Why Alex Rodriguez suspension might actually be good news for Red Sox
|01.14.14 at 8:01 am ET|
The prevailing thought throughout baseball circles upon hearing about Alex Rodriguez‘s 162-game suspension was that the Yankees‘ newfound budgetary relief would be an American League game-changer. And it very well might be. Just not in the way many originally thought.
Yes, the Yankees will be getting about $24.5 million in wiggle room for the 2014 season thanks to the Rodriguez decision. But, depending on how Hank and Hal Steinbrenner view their business model, that actually may have made things more complicated for the New Yorkers while offering renewed hope for their AL East rivals.
Here’s what you should know:
— Even with the newfound financial flexibility, the Yankees are right up against the $189 million luxury tax threshold. If Rodriguez’s suspension was knocked down to the point where he would be playing a good chunk of the season, they most likely would have been over.
— The Yankees have consistently gone on over the threshold, meaning if they were to do so for ’14 the bill could be around $100 million for the next seasons (with each dollar spent over the limit being taxed in excess of 40 percent). The Yanks have long suggested this was the year they didn’t want to go over the $189 million, a goal that was fading away after the free agent contracts already given out to Brian McCann, Jacoby Ellsbury and Carlos Beltran.
— With the Yankees now on the south side of the threshold because of the Rodriguez decision, they now have an interesting choice to make: Either they could aspire to stay under $189 million (which would mean no more major signings), or Brian Cashman‘s club could blow through the threshold and join the Dodgers in becoming baseball’s most liberal spending organization in the history of the game.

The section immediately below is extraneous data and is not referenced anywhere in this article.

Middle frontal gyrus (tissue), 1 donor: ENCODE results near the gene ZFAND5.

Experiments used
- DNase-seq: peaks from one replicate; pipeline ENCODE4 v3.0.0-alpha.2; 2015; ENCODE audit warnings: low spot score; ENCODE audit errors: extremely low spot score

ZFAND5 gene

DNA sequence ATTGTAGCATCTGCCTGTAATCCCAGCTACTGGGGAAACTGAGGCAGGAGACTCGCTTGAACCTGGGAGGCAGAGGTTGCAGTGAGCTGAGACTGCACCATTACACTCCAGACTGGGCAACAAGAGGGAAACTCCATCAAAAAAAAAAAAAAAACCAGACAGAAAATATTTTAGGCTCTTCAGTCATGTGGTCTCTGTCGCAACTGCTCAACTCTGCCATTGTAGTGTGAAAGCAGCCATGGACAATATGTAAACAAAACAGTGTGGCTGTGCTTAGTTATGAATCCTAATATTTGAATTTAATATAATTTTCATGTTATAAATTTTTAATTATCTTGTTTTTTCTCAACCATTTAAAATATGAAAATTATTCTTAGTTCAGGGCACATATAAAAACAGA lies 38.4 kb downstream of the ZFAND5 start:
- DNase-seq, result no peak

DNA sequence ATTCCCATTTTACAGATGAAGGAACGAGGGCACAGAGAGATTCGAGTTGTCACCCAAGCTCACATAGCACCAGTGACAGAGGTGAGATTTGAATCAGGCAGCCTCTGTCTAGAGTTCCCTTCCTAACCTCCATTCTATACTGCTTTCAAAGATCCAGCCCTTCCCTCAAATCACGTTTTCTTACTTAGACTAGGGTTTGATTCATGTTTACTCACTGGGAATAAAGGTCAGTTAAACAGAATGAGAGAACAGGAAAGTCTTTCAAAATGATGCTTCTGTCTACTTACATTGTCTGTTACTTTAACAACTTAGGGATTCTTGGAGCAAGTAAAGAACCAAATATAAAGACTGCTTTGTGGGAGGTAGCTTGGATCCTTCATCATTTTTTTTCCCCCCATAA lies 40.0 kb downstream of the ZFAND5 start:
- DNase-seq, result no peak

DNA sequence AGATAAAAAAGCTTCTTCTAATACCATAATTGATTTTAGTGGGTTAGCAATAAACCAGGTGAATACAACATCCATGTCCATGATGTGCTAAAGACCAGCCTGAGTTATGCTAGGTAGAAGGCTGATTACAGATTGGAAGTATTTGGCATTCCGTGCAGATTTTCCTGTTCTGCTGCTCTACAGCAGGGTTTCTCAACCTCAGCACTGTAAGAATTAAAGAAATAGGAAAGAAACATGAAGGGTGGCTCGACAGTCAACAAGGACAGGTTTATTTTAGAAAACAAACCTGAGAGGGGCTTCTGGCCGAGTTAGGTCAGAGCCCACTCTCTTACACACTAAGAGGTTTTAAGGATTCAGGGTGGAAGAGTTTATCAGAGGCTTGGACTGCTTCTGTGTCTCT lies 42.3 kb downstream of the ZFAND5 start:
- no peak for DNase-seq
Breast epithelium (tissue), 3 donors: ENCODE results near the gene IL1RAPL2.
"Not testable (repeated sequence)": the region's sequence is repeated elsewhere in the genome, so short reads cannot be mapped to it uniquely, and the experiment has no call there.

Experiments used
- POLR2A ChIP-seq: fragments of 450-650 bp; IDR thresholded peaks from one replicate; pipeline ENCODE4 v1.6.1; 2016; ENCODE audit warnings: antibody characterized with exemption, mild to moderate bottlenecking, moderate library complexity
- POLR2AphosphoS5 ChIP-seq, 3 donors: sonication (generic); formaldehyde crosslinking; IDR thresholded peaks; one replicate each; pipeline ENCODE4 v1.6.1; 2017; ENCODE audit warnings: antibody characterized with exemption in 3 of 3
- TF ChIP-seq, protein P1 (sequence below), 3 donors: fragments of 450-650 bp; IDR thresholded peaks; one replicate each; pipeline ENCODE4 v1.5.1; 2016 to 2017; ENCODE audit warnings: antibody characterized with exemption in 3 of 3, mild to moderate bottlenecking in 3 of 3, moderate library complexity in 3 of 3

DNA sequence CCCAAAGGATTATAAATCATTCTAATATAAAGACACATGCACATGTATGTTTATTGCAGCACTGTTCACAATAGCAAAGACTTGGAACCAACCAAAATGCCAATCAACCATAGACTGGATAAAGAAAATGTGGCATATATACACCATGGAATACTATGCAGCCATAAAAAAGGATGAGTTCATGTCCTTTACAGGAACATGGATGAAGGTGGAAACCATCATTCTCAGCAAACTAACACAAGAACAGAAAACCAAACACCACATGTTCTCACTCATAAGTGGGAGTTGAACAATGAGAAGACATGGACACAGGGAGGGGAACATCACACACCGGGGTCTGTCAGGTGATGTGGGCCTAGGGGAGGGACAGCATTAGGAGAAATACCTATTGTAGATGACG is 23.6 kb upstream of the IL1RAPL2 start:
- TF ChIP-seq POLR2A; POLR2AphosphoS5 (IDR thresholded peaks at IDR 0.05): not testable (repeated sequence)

That leads us to Masahiro Tanaka.
The 25-year-old free agent pitcher’s importance in the balance of power in the American League was thought to be all about ability. And that is partially true. Tanaka is perceived as a potential top-of-the-rotation pitcher, the likes of which New York would seem to desperately need.
But it’s more than that.
Tanaka is the one player the Yankees would seemingly throw Benjamins to the wind for, leaving the luxury tax in the rearview mirror. He is valued that much. And while New York desperately needs bullpen help, it’s doubtful that it would incur such serious financial penalties in order to sign the likes of Grant Balfour. Even free agent starters Ubaldo Jimenez, Ervin Santana and Matt Garza might not be viewed worth storming past $189 million.
But if the Yanks do sign Tanaka, then that could open the door to New York exploring bringing in the likes of Balfour and the rest, filling what are currently a few glaring holds on its roster. The threshold will have already been crossed and belt-tightening won’t be the priority. Simply put, once past the $189 million, the dollar diet will probably be done and the free agent buffet will be open once again.
If there is no Tanaka signing, and the Yankees see staying under $189 million as a possibility and priority, they will be left with an extremely thin bullpen and starting rotation that wouldn’t seem to match up with the likes of the Red Sox and Rays.
So, other than the chaos that would follow Rodriguez throughout the ’14 season, the absence of the player isn’t any sort of game-changer for the Yankees. You could even make a case that it makes life more difficult for the Yankees, who not only have the luxury tax decision but are very likely going to have to live through a downgrade at third base. (A-Rod isn’t the player he used to be, but he would offer more production than Kelly Johnson.)
This is hardly a get-out-of-jail-free card for the Yankees, the likes of which the Red Sox received via the Dodgers trade in ’12. After making the deal with Los Angeles, the Sox freed up $54 million for ’13, and another $53 million in ’14 without having to worry about anything but how to spend it.
The same can’t be said for the Yankees after Rodriguez’s suspension.
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